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Housing Benefit is intended to help those who are unemployed, or who are claiming particular benefits. While it is being replaced by Universal Credit, this is an incremental process, which means many are still actively claiming the sum from the Department for Work and Pensions (DWP).There is no set amount of Housing Benefit which has been outlined by the DWP.
Instead, Britons will gain support with all or part of their rent, depending on their circumstances.
Amounts will vary if a person rents privately, compared to renting from a local council.
However, what is worth noting is that there are certain changes which will need to be reported to the DWP as and when they occur.
A failure to do so “straight away”, the government has stated, could mean Britons find their payment reduced or stopped altogether.
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Changes will not only need to be reported for the individual claiming the Housing Benefit, but also for anyone else who lives in the house.
Such changes are extensive, but relate to a person’s circumstances, income and living situation.
A report will need to be raised if there are changes, for example, to income, savings, investments, property or pension saving.
If there are people moving into or out of the home, or rent goes up or down, this will also need to be raised.
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If someone in the home dies, or the claimant has a baby, this also counts as a change in circumstances and will need to be reported.
As the list of changes to circumstances is extensive, some may need further guidance.
Consequentially, Britons are encouraged to reach out to their local council if they are unsure if they need to report a change.
Changes in circumstances should be reported to a local council as quickly as possible after they occur.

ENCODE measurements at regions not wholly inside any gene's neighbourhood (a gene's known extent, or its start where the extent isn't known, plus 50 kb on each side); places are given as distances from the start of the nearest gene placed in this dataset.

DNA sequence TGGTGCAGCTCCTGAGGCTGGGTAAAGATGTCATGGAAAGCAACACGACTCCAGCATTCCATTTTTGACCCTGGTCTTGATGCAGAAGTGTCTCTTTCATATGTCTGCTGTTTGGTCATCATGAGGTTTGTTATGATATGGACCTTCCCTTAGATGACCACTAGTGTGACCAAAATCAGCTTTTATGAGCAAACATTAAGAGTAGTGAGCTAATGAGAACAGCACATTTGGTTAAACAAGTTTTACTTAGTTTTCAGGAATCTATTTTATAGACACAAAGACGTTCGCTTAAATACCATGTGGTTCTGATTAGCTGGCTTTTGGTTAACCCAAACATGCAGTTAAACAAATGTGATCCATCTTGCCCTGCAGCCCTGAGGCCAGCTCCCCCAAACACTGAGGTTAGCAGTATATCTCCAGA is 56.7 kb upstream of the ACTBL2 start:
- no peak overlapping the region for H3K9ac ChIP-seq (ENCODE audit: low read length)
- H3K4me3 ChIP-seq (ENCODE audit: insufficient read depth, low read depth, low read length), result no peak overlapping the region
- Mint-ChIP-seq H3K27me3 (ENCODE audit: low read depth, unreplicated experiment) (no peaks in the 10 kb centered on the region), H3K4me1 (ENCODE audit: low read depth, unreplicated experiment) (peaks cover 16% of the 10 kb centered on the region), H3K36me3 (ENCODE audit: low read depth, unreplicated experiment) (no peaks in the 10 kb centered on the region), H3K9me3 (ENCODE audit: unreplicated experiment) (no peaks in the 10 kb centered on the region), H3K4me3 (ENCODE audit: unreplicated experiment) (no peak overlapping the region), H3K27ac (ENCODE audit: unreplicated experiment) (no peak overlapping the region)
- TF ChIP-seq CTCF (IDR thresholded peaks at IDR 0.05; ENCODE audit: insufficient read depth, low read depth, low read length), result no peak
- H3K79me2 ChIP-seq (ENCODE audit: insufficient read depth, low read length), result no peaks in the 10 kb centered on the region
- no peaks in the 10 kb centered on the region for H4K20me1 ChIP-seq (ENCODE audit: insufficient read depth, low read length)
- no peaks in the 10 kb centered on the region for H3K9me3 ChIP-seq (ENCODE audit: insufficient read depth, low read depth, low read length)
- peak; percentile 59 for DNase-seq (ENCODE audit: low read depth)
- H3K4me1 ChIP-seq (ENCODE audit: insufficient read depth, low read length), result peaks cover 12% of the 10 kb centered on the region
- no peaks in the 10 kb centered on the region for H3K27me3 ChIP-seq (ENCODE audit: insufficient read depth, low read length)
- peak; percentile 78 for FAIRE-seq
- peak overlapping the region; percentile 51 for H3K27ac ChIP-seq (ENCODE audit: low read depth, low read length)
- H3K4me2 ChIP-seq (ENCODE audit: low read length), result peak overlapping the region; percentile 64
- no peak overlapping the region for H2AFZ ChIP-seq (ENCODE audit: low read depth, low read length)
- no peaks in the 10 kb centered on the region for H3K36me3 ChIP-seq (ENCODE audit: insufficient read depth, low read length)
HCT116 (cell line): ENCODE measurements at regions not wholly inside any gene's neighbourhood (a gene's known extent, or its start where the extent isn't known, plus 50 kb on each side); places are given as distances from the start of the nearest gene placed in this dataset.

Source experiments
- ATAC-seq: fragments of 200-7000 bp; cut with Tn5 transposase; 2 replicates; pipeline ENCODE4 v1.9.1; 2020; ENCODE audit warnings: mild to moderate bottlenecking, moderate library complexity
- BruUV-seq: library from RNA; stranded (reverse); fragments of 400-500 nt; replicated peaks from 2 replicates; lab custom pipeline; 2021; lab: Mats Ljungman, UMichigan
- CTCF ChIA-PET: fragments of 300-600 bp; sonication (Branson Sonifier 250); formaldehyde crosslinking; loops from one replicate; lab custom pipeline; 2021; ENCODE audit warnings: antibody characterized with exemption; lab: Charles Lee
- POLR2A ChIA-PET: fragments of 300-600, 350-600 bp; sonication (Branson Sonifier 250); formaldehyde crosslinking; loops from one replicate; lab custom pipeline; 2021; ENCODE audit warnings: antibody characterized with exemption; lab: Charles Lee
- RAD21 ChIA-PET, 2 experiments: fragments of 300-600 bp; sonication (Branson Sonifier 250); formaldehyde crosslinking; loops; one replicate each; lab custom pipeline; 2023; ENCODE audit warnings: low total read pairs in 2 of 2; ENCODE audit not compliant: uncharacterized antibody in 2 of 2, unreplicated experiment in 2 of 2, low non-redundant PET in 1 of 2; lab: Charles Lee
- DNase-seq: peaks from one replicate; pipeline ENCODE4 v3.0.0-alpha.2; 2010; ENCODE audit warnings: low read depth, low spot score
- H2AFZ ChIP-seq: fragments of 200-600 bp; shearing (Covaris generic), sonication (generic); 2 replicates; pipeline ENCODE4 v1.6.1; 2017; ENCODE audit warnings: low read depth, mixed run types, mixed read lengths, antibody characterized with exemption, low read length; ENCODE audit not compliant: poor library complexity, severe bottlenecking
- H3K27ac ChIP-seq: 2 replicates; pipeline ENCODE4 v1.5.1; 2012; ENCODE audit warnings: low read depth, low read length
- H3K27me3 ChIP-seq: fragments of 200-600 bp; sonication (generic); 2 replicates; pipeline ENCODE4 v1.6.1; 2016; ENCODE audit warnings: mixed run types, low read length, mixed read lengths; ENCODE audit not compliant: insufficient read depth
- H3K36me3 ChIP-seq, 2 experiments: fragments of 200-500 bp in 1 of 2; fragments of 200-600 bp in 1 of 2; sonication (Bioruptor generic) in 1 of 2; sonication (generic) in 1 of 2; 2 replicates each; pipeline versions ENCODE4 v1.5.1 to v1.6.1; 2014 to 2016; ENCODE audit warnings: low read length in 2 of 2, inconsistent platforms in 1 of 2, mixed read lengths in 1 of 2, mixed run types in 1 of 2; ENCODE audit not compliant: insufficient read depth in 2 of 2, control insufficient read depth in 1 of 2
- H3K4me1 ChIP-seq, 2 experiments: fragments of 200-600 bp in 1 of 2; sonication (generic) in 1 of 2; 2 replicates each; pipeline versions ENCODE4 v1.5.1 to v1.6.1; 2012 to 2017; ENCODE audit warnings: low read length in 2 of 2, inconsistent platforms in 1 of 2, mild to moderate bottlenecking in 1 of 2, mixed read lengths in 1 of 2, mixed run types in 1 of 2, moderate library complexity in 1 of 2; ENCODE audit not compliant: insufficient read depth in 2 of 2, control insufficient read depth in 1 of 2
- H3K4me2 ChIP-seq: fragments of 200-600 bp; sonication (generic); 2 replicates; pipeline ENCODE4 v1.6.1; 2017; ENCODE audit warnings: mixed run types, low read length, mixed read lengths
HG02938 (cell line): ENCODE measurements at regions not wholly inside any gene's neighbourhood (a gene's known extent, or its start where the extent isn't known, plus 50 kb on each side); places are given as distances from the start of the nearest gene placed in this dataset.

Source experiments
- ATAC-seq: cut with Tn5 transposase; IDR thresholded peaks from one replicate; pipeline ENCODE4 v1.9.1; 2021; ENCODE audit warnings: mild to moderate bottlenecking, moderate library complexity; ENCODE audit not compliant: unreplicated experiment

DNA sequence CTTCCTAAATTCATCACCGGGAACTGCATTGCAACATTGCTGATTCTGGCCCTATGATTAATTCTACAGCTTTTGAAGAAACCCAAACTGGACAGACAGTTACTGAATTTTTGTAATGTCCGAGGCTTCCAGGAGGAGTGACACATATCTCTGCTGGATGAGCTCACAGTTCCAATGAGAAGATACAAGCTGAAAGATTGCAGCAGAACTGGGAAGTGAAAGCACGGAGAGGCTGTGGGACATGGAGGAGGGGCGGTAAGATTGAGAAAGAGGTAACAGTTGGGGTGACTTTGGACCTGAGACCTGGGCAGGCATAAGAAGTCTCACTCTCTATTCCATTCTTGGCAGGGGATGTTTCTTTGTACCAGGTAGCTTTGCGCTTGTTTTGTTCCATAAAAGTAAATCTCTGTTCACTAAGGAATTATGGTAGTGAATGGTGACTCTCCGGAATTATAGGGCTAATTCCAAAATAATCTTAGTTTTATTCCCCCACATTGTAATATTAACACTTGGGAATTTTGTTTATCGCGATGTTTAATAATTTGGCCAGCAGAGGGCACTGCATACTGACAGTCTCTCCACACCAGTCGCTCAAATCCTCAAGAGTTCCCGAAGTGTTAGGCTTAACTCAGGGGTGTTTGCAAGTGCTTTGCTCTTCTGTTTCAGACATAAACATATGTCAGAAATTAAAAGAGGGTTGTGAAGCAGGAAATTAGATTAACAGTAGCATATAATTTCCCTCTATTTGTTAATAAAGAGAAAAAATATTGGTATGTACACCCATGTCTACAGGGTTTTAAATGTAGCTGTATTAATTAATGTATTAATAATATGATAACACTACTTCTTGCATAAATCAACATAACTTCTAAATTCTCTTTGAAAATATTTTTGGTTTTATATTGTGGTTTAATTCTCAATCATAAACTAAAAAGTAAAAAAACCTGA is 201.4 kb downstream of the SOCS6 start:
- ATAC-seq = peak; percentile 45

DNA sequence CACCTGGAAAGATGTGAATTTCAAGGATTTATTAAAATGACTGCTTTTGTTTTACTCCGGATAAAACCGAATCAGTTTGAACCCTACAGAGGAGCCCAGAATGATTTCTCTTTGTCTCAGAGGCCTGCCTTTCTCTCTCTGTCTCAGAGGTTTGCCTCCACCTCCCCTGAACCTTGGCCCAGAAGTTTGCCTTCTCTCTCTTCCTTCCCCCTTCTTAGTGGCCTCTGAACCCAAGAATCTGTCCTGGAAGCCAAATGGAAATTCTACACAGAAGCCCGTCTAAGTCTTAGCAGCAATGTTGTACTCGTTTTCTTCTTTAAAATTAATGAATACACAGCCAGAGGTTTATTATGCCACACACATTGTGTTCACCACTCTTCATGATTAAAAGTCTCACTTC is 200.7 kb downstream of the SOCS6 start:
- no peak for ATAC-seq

For those who are in receipt of other benefits, changes in circumstances to these payments will also need to be raised.
If a person has their benefits stopped, for example if they return to work or earn more money, then Housing Benefit may increase.
A local council may give a person an extra four weeks of housing benefit known as ‘Extended Payment of Housing Benefit’.
Alternatively, a council could start paying a claimant an ‘in-work Housing Benefit’, instead.
There may, however, be an instance where a person receives more Housing Benefit than that to which they are entitled.
This, too, counts as something which must be reported to the DWP “straight away”.
Britons may be required to repay the money if they do not report the change promptly, gave wrong information, or were overpaid by mistake.
If people do not tell benefit providers about overpayments, the government has warned, they could be prosecuted for benefit fraud.
If a landlord is responsible for overpayment, they may be asked to repay the money.
However, if responsibility lies with the claimant then it will be their repayment to deal with.
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